Philosophy and Logic of Quantum Physics

An Investigation of the Metaphysical and Logical Implications of Quantum Physics

by Jan Philipp Dapprich (Author) Annika Schuster (Author)
©2016 Thesis 134 Pages


The book investigates the ontology and logic of quantum physics. The first part discusses the relationship of theory and observation and different views on the ontological status of scientific theories. It introduces the fundamentals of quantum mechanics and some of its interpretations and their compatibility with various ontological positions. In the second part, implications of quantum mechanics on classical logic, especially on the distributive law and bivalence, as discussed by Garrett Birkhoff & John von Neumann (1936) and Hilary Putnam (1968), and their counterarguments are reconstructed and discussed. It is concluded that classical logic is sufficient for dealing with quantum mechanical propositions.

Table Of Contents

  • Cover
  • Title
  • Copyright
  • About the author
  • About the book
  • This eBook can be cited
  • Contents
  • Joint Foreword
  • Part 1: Theory and Observation in Quantum Physics
  • 1. Introduction
  • Part I. Theory and Observation
  • 2. The Relationship between Theory and Observation
  • 3. Classification of Terms and Sentences
  • 3.1 Empirical Terms
  • 3.1.1 Observational Terms and Ostensive Learnability
  • 3.1.2 Empirical Disposition Terms
  • 3.2 Theoretical Terms
  • 3.2.1 Theoretical Terms in the Broad Sense
  • 3.2.2 Theoretical Terms in the Narrow Sense
  • 3.3 Classification of Statements
  • 4. Theory (In-)dependence
  • 4.1 Theory (In-)dependence of Observational Language
  • 4.2 Theory (In-)dependence of Observation
  • 4.3 Linguistic Relativism
  • 5. Ontological Status of Scientific Theories
  • 5.1 Realism and Antirealism
  • 5.2 Kinds of (Anti-)Realism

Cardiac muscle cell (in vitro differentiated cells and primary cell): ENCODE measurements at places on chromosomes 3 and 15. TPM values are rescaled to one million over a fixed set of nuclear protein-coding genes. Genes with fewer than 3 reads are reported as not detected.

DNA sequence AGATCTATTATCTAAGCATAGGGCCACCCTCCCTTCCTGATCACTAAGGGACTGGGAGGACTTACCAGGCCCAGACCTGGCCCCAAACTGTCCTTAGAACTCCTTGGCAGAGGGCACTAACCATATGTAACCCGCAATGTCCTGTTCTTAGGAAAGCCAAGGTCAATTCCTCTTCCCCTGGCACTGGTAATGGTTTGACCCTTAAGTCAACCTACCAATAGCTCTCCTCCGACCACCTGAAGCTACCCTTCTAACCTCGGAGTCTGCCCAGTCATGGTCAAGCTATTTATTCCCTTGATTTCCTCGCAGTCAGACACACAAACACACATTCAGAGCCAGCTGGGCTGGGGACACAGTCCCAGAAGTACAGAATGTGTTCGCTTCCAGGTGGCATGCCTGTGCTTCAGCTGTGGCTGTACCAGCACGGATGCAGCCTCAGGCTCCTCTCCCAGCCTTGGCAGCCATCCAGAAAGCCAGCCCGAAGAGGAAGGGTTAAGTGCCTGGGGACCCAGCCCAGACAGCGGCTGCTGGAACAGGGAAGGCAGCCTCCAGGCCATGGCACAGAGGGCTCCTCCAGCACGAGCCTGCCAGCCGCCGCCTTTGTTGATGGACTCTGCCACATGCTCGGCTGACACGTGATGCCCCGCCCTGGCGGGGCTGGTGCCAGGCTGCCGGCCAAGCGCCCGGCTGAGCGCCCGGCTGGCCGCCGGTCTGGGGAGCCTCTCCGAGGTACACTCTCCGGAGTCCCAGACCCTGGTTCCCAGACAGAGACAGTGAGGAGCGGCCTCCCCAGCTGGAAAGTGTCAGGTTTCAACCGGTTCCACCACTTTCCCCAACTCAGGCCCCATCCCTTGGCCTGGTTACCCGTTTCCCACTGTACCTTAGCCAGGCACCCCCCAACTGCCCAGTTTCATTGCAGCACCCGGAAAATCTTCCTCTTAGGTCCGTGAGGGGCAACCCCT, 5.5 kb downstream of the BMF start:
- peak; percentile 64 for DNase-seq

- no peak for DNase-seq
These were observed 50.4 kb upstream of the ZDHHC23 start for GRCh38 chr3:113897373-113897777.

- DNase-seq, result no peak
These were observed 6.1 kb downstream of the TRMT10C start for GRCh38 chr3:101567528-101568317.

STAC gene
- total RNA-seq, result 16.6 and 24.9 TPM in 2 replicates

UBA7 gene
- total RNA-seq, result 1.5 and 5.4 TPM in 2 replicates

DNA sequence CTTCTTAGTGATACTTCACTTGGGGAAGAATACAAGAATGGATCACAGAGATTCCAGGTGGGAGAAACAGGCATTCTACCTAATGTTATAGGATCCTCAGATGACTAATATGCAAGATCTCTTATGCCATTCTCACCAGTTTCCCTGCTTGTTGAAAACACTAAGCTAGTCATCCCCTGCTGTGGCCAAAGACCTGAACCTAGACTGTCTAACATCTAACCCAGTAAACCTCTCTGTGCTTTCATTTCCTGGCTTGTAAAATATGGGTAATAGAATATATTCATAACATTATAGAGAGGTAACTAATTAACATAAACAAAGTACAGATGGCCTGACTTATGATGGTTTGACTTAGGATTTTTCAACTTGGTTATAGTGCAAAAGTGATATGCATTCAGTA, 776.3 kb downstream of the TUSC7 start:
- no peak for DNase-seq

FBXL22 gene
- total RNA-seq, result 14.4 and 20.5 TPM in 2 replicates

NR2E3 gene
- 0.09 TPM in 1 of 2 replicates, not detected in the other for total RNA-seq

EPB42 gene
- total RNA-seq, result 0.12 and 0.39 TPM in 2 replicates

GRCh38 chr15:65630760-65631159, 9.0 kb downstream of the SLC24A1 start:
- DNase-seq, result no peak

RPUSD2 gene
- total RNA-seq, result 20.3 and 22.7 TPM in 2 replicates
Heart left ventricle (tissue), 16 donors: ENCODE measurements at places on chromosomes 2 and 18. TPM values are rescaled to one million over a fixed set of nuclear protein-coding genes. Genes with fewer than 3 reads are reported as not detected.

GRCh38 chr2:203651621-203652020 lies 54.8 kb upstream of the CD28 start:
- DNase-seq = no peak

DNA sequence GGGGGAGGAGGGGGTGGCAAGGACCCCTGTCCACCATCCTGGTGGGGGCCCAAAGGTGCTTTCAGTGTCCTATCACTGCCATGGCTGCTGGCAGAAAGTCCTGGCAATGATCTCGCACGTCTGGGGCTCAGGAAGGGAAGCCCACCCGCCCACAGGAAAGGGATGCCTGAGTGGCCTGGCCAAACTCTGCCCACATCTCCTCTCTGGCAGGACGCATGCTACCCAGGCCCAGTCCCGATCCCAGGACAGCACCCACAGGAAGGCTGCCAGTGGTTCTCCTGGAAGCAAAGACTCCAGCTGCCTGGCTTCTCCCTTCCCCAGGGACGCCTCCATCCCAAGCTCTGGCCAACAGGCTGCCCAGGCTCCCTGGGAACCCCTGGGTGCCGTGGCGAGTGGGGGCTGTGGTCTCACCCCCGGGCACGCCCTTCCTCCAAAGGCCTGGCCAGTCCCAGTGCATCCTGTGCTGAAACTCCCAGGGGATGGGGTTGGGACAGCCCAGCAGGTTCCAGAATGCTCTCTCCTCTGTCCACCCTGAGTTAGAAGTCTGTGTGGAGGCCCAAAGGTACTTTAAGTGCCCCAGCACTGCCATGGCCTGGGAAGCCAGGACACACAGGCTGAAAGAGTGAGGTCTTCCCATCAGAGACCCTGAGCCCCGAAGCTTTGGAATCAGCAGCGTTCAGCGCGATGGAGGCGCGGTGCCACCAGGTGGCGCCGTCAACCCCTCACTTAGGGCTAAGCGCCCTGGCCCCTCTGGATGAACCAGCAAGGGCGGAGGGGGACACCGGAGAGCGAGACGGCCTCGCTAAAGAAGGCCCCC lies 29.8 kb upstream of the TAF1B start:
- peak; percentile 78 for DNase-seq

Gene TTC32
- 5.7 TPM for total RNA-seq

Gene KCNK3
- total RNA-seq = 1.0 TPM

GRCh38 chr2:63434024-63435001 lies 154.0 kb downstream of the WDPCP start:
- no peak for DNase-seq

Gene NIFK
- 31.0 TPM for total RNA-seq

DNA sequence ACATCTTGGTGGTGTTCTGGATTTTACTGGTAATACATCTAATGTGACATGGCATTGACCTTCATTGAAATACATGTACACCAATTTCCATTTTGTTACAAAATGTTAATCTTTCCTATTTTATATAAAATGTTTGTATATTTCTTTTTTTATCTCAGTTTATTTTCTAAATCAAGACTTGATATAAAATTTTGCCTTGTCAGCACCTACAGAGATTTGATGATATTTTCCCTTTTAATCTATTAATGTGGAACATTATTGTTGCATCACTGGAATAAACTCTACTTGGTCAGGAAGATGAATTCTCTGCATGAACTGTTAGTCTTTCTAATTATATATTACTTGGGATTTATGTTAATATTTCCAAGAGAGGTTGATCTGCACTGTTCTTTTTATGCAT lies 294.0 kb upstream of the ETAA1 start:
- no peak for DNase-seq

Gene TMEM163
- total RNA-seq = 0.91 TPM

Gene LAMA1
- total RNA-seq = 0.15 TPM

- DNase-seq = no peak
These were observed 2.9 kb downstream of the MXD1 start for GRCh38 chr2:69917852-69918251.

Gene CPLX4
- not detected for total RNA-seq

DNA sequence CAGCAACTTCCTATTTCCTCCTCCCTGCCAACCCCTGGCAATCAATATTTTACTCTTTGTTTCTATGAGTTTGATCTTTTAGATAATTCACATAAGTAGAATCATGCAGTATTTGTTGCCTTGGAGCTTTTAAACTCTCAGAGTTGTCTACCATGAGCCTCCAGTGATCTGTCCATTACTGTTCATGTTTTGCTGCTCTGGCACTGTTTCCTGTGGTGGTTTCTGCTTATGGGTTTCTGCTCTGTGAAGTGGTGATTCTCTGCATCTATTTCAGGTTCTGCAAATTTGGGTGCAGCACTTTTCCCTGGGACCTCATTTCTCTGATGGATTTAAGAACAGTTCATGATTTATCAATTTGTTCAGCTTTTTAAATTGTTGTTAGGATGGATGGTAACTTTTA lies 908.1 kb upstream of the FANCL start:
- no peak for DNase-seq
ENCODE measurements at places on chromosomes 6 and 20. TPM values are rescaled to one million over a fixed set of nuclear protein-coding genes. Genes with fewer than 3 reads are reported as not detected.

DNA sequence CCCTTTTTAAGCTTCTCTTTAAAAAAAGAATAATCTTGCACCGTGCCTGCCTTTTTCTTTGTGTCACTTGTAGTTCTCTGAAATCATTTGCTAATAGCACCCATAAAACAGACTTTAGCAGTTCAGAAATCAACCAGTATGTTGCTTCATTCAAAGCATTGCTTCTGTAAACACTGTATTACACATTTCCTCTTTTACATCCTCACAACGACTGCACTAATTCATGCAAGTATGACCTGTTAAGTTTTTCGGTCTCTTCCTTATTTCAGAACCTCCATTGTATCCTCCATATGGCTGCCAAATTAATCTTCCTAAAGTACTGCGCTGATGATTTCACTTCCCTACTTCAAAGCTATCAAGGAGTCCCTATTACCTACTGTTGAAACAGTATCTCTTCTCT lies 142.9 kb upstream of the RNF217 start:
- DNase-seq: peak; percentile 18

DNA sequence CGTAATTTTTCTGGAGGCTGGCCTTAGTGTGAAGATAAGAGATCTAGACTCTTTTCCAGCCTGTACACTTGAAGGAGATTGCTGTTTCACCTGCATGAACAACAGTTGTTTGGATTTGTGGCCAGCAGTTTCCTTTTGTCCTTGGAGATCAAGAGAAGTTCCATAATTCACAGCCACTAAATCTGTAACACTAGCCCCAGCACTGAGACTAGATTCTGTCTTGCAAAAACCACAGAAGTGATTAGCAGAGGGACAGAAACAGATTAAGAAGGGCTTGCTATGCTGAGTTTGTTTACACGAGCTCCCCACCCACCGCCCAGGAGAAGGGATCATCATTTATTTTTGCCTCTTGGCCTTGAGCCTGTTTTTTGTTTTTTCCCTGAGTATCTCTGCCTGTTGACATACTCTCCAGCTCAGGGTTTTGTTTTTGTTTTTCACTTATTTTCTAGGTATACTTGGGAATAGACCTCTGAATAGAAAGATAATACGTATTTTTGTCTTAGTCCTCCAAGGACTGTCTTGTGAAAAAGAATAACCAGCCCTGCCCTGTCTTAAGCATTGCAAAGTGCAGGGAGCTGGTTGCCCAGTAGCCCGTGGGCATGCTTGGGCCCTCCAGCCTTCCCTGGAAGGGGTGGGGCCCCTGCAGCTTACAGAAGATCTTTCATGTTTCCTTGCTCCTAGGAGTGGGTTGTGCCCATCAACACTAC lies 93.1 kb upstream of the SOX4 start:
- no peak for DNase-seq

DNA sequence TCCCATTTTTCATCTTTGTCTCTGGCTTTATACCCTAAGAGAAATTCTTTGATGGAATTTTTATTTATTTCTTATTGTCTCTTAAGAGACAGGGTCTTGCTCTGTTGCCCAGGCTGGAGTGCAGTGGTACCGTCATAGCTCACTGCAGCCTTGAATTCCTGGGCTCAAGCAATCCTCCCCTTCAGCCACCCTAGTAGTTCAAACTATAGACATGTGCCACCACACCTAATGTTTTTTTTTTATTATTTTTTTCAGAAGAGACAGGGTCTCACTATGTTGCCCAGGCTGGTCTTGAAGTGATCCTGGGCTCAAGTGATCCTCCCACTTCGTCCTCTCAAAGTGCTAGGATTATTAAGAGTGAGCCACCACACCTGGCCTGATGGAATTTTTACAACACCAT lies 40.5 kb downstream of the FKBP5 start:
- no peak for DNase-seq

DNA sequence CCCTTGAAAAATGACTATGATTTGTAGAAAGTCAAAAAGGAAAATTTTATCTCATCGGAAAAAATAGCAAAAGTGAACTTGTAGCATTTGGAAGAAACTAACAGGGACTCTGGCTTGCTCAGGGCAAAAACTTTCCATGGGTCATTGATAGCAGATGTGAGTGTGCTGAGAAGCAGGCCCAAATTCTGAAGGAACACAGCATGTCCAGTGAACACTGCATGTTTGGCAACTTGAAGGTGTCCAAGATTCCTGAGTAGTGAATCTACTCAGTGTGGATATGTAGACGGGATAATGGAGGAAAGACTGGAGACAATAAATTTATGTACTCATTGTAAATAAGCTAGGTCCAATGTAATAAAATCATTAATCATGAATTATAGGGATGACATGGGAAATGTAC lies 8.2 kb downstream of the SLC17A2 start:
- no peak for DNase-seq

• 5.2.1 Fundamental Positions
  • 5.2.2 Advanced Positions
  • 5.3 The Case against Solipsism
  • 5.4 The Case against Metaphysical Realism
  • 5.5 The Case against Radical Constructivism
  • 5.6 The Case for and against Constructive Realism
  • 5.6.1 Inference of the Best Explanation
  • 5.6.2 Pessimistic Meta-Induction
  • 5.6.3 Intertheoretical Correspondence
  • 5.6.4 Justification of Abduction according to Schurz
  • 5.6.5 The Logical Positivist Objection
  • 5.7 Towards a Modern Radical Empiricism
  • 5.7.1 The Independence of Theory
  • 5.7.2 Observational Language as Ostensively Learnable Language
  • 5.7.3 The Limited Theory-Ladeness of Observational Language
  • 5.7.4 Literalness of Theories
  • Part II. Basics of Quantum Physics
  • 6. The Classical Picture of the World
  • 7. Experimental Basis of Quantum Physics
  • 8. The Quantum Explanation
  • 8.1 Wave-Particle Duality
  • 8.2 Schrödinger Equation and Born Rule
  • 8.3 Observables
  • 8.4 Einstein-Podolski-Rosen Paradox and Quantum Entanglement
  • 9. No-go Theorems
  • 9.1 Bell’s Theorem
  • 9.2 Kochen-Specker Theorem
  • 10. Interpretations
  • 10.1 Schrödinger’s cat
  • 10.2 Subjectivist Interpretations
  • 10.3 Objective-Collapse Interpretations
  • 10.4 Modal Interpretations
  • 10.5 Many-Worlds Interpretation
  • 10.6 Hidden-Variable Interpretations
  • 10.7 Operational Approach
  • Part III. Reflections on Quantum Physics
  • 11. Theory and Observation in Quantum Physics
  • 11.1 Observables and Observation
  • 11.2 Theory or Interpretation?
  • 11.3 Theory and Ontology
  • 11.4 Structural Correspondences of Interpretations
  • 12. Is Quantum Physics Acceptable?
  • 12.1 Indeterminism
  • 12.2 Value Definiteness
  • 12.3 Measurement Problem
  • 13. Ontology of Quantum Physics
  • 13.1 Value Definiteness and Ontology
  • 13.2 Interpretations and Ontology
  • 13.2.1 Subjectivist Interpretations
  • 13.2.2 Objective-Collapse Interpretations
  • 13.2.3 Modal Interpretations
  • 13.2.4 Many-Worlds Interpretation
  • 13.2.5 Hidden-Variable Interpretations
  • 13.2.6 Operational Approach
  • 13.2.7 Interpretations and Ontological Parsimony
  • 13.3 Literalness and the Challenge of Quantum Gravity
  • 14. Conclusion
  • References
  • Part 2: Quantum Logic
  • Introduction
  • 1. Fundamentals of Classical Logic and Quantum Mechanics
  • 1.1 Peculiarities of Quantum Mechanics
  • 1.2 Classical Logic
  • 2. Quantum logic and the distributive law
  • 2.1 Birkhoff and von Neumann’s argument
  • 2.1.1 Popper’s criticism
  • 2.1.2 Schurz’s criticism
  • 2.2 Putnams’s argument
  • 2.2.1 Dummett’s criticism
  • 2.2.2 Stachel’s criticism
  • 2.3 Conclusion on the distributive law
  • 3. Meaning and bivalence in Putnam’s quantum logical system
  • 3.1 Invariance of meaning
  • 3.2 Bivalence
  • 4. Conclusion
  • References
  • Joint Conclusion

← 12 | 11 →

Joint Foreword